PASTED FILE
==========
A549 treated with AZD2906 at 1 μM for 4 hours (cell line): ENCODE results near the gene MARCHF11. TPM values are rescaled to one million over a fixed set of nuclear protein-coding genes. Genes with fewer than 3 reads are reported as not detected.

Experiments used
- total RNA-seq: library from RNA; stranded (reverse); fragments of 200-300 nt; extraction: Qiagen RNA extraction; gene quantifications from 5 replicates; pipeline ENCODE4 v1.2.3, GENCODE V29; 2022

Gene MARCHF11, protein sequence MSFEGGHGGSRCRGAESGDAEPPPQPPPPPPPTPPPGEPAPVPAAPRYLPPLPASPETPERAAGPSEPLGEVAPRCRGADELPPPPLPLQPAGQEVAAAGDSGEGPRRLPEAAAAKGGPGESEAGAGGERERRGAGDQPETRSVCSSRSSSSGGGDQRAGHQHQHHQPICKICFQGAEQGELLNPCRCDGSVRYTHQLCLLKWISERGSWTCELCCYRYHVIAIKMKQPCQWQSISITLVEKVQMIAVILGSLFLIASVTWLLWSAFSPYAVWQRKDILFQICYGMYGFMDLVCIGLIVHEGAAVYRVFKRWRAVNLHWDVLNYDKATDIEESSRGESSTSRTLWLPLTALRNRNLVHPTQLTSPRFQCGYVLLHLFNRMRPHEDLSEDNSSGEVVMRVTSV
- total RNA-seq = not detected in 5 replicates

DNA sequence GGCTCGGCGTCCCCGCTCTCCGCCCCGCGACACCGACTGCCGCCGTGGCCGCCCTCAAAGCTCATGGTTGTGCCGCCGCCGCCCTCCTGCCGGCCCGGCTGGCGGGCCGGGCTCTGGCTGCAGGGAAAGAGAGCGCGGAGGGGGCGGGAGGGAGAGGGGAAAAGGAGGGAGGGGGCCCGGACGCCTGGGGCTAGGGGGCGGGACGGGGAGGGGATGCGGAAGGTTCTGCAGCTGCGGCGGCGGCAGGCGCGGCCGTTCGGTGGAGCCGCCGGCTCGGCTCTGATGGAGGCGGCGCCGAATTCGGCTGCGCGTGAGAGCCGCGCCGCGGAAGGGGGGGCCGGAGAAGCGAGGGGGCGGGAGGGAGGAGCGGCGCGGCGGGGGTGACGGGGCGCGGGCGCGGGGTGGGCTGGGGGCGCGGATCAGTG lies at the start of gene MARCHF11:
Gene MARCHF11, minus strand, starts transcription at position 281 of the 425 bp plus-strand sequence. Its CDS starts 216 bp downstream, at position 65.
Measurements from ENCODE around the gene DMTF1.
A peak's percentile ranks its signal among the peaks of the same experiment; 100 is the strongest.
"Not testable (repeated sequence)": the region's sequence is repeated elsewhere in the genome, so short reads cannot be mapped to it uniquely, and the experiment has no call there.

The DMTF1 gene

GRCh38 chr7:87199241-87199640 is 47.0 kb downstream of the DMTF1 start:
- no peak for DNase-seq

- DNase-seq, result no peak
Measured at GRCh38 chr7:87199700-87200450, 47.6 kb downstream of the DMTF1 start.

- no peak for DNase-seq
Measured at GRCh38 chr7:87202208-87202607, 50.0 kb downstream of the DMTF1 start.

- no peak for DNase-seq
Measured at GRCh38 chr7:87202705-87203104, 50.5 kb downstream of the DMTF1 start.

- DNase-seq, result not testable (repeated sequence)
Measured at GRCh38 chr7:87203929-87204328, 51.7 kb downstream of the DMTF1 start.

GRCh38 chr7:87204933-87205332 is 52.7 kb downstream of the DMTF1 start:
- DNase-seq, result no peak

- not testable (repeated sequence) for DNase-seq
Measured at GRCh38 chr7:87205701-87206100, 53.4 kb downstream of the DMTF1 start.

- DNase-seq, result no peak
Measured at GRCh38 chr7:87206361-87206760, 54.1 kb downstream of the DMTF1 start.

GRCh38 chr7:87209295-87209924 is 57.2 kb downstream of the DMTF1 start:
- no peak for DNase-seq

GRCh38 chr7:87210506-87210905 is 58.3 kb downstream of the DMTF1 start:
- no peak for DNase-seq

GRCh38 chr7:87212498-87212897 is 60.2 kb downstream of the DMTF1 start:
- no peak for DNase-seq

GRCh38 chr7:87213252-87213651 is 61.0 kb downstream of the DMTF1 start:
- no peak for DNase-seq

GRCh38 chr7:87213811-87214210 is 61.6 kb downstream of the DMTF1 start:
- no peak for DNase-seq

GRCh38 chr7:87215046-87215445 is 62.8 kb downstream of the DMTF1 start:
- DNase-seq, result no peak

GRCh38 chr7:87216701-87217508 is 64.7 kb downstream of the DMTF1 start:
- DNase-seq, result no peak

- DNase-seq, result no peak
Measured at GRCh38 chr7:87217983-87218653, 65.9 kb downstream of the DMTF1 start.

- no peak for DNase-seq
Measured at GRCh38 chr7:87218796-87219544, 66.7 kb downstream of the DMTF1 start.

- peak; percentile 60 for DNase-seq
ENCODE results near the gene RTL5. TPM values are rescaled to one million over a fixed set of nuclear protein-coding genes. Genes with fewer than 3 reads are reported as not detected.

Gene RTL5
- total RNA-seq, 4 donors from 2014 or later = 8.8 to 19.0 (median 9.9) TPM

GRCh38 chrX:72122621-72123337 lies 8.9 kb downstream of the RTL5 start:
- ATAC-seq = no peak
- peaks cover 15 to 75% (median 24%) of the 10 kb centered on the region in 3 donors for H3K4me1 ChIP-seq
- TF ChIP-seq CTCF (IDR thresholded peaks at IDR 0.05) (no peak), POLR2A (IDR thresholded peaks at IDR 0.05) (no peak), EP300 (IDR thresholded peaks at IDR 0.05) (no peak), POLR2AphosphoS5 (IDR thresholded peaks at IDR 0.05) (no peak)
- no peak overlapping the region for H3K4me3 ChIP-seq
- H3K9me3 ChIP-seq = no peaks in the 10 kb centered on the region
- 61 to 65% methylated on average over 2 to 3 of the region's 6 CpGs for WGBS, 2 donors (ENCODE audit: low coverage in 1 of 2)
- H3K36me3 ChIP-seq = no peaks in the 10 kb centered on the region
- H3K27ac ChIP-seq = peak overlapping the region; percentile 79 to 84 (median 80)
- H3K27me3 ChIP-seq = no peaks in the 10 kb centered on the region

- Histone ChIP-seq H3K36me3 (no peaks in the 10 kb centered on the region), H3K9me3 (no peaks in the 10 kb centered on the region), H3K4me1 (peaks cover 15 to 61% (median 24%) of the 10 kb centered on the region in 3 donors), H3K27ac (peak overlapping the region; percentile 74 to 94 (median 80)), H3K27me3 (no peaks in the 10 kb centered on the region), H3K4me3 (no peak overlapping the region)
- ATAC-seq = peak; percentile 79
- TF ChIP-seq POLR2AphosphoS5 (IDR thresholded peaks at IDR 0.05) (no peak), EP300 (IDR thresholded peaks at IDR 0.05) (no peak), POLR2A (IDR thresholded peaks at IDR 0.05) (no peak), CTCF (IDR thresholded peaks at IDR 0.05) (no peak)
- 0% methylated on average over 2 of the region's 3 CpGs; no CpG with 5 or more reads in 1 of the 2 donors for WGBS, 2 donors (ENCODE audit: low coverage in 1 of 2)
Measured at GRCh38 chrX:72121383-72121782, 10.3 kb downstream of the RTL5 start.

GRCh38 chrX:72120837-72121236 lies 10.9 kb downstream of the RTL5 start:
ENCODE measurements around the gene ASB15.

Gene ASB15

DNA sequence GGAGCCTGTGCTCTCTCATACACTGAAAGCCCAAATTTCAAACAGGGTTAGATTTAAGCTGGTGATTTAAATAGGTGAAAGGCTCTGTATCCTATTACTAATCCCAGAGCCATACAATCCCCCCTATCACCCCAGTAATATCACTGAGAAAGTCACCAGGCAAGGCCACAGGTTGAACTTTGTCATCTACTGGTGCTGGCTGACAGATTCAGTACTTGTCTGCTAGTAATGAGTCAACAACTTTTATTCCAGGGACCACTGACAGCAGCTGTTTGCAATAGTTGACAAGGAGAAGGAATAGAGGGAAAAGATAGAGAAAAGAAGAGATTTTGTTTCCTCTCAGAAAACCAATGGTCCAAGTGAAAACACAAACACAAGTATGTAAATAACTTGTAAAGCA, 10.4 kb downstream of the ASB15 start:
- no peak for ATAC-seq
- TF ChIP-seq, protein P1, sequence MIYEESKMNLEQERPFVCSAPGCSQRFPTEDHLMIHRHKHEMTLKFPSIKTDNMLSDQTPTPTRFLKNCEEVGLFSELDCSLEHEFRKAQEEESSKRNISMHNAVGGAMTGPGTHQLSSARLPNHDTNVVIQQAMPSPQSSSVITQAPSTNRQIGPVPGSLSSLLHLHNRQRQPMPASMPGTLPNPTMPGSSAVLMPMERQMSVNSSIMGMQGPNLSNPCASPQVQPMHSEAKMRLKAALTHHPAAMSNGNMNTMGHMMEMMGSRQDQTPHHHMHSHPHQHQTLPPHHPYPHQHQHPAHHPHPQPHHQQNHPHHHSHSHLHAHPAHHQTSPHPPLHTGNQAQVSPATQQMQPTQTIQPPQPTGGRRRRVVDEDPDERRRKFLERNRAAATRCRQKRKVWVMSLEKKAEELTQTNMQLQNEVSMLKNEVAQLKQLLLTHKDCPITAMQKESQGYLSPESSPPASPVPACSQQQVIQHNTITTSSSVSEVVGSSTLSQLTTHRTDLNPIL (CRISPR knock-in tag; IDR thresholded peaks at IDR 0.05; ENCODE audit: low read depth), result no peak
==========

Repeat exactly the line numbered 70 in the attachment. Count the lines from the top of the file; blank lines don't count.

- TF ChIP-seq, protein P1, sequence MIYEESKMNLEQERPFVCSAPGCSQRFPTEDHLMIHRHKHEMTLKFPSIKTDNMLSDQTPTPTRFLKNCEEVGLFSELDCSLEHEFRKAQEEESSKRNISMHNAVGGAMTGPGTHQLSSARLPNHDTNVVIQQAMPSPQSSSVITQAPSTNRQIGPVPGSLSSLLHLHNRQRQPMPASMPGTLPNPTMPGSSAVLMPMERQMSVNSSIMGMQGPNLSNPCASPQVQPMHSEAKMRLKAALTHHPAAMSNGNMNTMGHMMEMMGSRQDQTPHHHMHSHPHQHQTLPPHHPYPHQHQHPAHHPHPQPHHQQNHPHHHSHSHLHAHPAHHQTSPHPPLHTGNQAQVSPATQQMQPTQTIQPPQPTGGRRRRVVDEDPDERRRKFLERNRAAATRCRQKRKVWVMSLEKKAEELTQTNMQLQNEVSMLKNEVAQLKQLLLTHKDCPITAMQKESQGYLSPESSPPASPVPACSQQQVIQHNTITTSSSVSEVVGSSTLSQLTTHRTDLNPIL (CRISPR knock-in tag; IDR thresholded peaks at IDR 0.05; ENCODE audit: low read depth), result no peak